Three public hearings will be held for residents to learn more about the millage rate the Forsyth County Board of Education tentatively adopted Tuesday at their June work session.
Once the final – fourth revision – to the county’s tax digest and exemptions came in, and with the board keeping the millage rate for school taxes the same — at 17.3 — the hearings are required to advertise a slight change in taxes for some homeowners who have had reassessments this year.
If you go
What: Public hearings for the proposed Forsyth County Schools millage rate
When: July 6, 6 p.m.; July 18, 9 a.m. and 5 p.m.
Where: Forsyth County Board of Education, 1120 Dahlonega Highway
If the millage rate is approved as is, instead of a rollback rate of 16.494 for maintenance and operations and 2.036 for debt services, the school system is poised to collect $178.95 million in property taxes and add $1.6 million to its general fund balance.
“We still have the lowest millage rate in the metro area and the lowest cost per student in the metro area,” Gunn said.
Adding that much would be about 15 percent of the district’s expenditures, which helps bond ratings.
Forsyth County Schools was just given the highest bond rating possible, which FCS Chief Financial Officer Rick Gunn said makes the system only the fourth in Georgia and 76th nationwide to do so.
Since school systems cannot tax the value of a reassessment, a rollback is offered as a way to collect the same amount of property taxes as the year prior.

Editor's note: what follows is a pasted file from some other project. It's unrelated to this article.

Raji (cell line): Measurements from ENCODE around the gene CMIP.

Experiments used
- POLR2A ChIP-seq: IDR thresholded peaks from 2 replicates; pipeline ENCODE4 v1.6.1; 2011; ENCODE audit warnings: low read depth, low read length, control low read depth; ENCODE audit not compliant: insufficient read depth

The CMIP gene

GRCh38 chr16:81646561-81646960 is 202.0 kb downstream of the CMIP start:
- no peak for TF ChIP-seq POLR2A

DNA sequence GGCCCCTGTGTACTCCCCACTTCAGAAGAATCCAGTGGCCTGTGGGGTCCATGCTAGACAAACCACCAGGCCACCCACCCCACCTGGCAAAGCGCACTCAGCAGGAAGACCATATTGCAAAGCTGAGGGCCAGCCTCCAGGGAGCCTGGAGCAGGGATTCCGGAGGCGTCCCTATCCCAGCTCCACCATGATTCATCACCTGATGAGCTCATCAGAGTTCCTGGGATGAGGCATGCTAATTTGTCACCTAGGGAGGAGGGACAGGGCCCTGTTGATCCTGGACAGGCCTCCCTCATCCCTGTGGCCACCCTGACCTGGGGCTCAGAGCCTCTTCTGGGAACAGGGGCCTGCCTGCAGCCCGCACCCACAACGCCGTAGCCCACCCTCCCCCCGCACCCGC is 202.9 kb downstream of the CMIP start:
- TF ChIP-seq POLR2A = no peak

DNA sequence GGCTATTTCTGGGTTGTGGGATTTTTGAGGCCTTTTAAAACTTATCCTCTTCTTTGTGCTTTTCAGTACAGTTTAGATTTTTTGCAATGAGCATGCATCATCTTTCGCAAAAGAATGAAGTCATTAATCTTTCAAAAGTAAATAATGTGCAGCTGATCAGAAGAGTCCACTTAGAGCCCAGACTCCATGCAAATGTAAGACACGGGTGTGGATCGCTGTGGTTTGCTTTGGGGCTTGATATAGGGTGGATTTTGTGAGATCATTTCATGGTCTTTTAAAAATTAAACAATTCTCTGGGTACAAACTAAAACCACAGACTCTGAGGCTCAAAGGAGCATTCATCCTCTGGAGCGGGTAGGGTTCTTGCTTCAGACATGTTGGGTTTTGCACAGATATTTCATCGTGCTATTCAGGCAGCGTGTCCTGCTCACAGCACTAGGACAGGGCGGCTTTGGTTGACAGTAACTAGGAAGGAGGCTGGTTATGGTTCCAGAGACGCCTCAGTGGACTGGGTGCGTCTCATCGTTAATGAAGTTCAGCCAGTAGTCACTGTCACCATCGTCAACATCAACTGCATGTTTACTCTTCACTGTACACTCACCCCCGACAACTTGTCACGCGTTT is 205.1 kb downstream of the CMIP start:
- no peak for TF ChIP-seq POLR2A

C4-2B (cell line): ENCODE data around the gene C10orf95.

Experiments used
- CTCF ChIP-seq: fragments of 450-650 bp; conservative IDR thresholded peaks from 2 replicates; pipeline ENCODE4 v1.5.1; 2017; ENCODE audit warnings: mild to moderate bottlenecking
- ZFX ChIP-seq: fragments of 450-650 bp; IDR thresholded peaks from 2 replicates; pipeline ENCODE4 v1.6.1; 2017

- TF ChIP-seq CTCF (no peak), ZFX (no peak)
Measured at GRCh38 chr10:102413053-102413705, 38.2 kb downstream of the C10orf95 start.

However, that would mean the district would earn much less in revenue.
The proposed tax increase for a home with a fair market value of $250,000 is approximately $78.99 and the proposed tax increase for non-homestead property with a fair market value of $250,000 is approximately $80.60.
A millage rate is used in the formula to calculate property taxes. One mill equals $1 for every $1,000 in assessed property value, and assessed value is 40 percent of the actual market price.
“[This budget] is fiscally responsible, it takes care of our kids and it moves us forward,” Superintendent Jeff Bearden said.
The only changes to the $405.2 million district-wide budget made since first being presented to the board earlier this summer is the addition of two more positions – a technology clerk and a psychologist – bringing the total number of new positions to 168.5.
A 2 percent cost of living pay raise and step increases to anyone eligible remain in the budget.